This doesn’t mean that you don’t really love tits more than legs, or asses most of all. I’m sure you do! You probably love tits as much as I love dick. The difference is, one of us doesn’t go around barking about it like a tit-loving seal.

For some reason, I am able to live my life liking dick as much as I do without having to tell anyone about it. For some reason, I am able to keep this to myself. As much as I think about dicks, I don’t really ever have to bring it up to anyone. I definitely don’t need to tell men I’m with about other dicks I love. I’ve never had to take to a forum and commit fingers to keyboard to tell strangers on the internet how much I like dick. Until now.

It’s definitely not because I don’t like dick. Why, I’ll go head-to-head with any man on logged dick hours alone if you want to put this to the numbers. But there is a reason why men sound like they are bidding on body parts at auction when they describe women, and women sound like they are stuck in a Victorian novel being scandalized by an exposed ankle when they describe men.

It’s cultural conditioning. In other words, it’s not that women don’t fetishize men’s body parts or their bodies. Hooboy, do we! We just don’t have the privilege of being indulged and encouraged, and in control of most art and media, so that we can sit around ranking this shit all day long as if we’re piecing together our dream guy like in that accidental documentary about misogynistic nerds called Weird Science.

Before you go parroting back some old myths about men and sex — that you’re more visual, that you need sex more, that you’re hornier, that you can’t help it — you should really read some Daniel Bergner.

He’s a man who did journalistic research interviewing dozens of experts and reviewing the existing literature and found that everything we think we know about female sexuality is probably wrong. Women are hornier, lustier, more visual and into more novel sexual experiences than men. They are far more bored by monogamy than men.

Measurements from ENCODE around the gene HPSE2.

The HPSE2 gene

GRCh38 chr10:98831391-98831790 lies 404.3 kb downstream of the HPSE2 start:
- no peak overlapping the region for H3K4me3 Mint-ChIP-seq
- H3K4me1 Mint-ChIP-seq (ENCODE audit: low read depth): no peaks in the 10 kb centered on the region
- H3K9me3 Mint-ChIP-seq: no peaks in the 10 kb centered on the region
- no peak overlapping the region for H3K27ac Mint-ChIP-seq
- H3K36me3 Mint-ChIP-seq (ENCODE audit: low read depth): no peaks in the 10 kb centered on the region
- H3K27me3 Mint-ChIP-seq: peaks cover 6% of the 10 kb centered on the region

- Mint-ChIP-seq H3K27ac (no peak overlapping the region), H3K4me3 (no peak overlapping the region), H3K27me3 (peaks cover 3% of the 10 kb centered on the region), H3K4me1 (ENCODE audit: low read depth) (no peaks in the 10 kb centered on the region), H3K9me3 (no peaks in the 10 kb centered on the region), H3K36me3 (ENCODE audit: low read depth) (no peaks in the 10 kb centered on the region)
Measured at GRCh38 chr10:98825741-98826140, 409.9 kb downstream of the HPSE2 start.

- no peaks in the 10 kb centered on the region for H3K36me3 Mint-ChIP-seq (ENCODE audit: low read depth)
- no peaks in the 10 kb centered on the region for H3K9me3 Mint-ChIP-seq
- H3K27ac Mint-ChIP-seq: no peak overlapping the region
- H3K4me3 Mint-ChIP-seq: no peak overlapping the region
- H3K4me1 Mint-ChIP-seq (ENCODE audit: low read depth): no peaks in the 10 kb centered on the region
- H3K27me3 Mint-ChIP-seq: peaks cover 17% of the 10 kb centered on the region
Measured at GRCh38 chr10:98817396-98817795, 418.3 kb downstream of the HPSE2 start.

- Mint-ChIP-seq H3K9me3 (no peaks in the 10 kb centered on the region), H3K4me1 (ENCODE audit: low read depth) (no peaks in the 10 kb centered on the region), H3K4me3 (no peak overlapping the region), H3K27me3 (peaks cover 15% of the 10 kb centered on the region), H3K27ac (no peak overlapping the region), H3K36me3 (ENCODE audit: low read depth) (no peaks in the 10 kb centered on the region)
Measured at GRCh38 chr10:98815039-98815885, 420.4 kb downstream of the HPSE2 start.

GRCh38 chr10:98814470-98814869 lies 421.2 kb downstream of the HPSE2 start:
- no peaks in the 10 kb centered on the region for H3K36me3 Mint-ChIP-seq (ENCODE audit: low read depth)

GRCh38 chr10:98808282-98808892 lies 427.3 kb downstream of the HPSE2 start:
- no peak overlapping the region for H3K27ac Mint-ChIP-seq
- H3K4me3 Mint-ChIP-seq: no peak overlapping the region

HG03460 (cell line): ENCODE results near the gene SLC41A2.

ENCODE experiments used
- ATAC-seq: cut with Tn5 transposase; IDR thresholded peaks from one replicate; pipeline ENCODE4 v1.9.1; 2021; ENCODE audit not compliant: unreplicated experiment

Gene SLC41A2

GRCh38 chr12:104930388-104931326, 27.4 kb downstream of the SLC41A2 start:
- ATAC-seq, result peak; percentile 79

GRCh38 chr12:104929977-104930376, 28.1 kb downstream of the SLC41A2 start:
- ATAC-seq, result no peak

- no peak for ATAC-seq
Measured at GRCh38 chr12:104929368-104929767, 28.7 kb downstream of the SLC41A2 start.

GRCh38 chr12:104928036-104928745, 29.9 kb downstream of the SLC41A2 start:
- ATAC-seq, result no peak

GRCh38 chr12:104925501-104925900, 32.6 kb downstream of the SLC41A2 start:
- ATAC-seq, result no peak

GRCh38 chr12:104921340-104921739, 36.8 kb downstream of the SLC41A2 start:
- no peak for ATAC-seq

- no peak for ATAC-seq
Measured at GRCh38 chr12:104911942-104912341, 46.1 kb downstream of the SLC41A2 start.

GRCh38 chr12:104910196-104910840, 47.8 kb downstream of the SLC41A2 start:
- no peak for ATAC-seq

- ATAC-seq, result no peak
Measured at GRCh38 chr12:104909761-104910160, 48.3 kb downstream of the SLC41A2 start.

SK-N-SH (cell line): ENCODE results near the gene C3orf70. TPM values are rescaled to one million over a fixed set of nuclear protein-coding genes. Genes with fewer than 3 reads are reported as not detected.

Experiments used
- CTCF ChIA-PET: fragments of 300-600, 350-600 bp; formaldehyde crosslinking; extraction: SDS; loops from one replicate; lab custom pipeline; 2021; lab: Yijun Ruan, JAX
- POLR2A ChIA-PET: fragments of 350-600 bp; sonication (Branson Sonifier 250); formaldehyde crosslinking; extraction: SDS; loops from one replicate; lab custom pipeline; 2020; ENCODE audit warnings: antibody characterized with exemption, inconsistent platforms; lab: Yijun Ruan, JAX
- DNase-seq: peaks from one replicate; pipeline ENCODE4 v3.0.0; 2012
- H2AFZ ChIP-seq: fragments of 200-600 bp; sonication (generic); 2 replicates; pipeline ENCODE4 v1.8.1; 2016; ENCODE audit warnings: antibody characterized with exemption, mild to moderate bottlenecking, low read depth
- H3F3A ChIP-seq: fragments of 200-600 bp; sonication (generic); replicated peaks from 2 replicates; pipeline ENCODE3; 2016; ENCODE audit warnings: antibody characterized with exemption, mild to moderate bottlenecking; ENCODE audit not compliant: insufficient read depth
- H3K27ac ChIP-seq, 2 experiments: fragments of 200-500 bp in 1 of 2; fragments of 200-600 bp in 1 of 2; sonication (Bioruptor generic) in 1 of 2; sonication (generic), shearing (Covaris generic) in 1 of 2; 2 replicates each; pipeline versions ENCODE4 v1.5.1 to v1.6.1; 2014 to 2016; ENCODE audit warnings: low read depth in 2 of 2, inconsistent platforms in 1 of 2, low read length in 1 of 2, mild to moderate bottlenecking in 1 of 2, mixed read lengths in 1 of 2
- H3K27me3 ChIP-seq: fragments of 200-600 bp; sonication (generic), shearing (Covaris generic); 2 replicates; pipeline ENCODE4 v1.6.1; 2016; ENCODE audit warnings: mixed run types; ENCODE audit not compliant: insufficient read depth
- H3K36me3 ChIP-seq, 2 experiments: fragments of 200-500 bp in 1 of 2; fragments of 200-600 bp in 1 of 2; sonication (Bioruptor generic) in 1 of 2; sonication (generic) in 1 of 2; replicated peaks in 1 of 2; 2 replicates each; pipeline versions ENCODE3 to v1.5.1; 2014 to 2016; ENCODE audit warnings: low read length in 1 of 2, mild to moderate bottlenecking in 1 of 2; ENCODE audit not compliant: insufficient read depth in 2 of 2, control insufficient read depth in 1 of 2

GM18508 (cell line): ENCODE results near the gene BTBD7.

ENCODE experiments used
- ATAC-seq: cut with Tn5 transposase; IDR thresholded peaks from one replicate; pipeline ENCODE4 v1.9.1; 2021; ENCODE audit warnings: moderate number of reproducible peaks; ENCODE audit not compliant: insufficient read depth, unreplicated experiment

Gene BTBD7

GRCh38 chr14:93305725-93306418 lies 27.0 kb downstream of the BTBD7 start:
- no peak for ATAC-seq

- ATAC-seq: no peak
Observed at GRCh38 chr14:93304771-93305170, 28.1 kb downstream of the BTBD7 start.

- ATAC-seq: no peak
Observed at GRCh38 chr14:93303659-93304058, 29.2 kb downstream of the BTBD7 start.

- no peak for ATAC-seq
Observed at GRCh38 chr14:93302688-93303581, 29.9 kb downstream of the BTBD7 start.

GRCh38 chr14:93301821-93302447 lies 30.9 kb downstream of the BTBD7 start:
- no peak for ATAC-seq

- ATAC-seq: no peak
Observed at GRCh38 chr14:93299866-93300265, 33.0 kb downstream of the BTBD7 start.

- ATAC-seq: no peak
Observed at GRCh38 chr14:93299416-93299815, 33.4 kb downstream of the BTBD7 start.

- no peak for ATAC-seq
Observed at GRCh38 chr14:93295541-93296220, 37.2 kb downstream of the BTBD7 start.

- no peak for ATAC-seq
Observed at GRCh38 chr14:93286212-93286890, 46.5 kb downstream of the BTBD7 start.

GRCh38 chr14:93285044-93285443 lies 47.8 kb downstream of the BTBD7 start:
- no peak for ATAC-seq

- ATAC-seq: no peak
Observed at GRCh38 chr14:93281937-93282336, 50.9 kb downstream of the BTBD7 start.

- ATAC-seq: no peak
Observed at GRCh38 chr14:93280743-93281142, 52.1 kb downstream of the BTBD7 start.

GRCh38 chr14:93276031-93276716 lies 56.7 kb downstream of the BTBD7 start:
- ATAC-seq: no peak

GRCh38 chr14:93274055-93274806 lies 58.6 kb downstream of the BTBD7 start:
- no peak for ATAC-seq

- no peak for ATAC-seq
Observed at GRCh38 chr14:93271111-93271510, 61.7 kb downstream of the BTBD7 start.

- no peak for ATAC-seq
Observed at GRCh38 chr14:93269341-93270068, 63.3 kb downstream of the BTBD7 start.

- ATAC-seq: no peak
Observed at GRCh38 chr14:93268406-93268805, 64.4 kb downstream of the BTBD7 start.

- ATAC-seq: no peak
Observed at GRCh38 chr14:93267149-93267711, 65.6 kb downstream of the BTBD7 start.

In other words, what women want sexually is robust and varied and restless and wandering. What you think of as women’s naturally lower libido is women merely not liking the fucking you’re offering them. Instead, it’s been reframed as men having the monopoly on lust.

What men do have the monopoly on is defining lust for everyone.

Men have the dominant position in culture as not only the definitive authoritative voices on everything, but also the writers and makers of the majority of art, literature, advertising, film and porn. This means men get to tell their stories, write about what gets their motor running and describe at length how women look and what they like.

Then men put this definition of sexy into movies and ads and books and photography and museums so we must all collectively bear witness to their preferences and fantasies, and decide how we feel about our bodies in reaction.

This results in men believing that they can and should swing from the rafters, blurting out their sexual preferences about women by the part. But you don’t have to be that guy.

Wanna know another weird thing? Men believe that women, despite being tit-, leg- and ass-havers, don’t want sex at all—we just want long walks on the beach with a good listener who makes us laugh. Here’s the truth: We are sweet and pure. We do want long walks on the beach with a good listener who makes us laugh!

Just one who has a really, really great dick.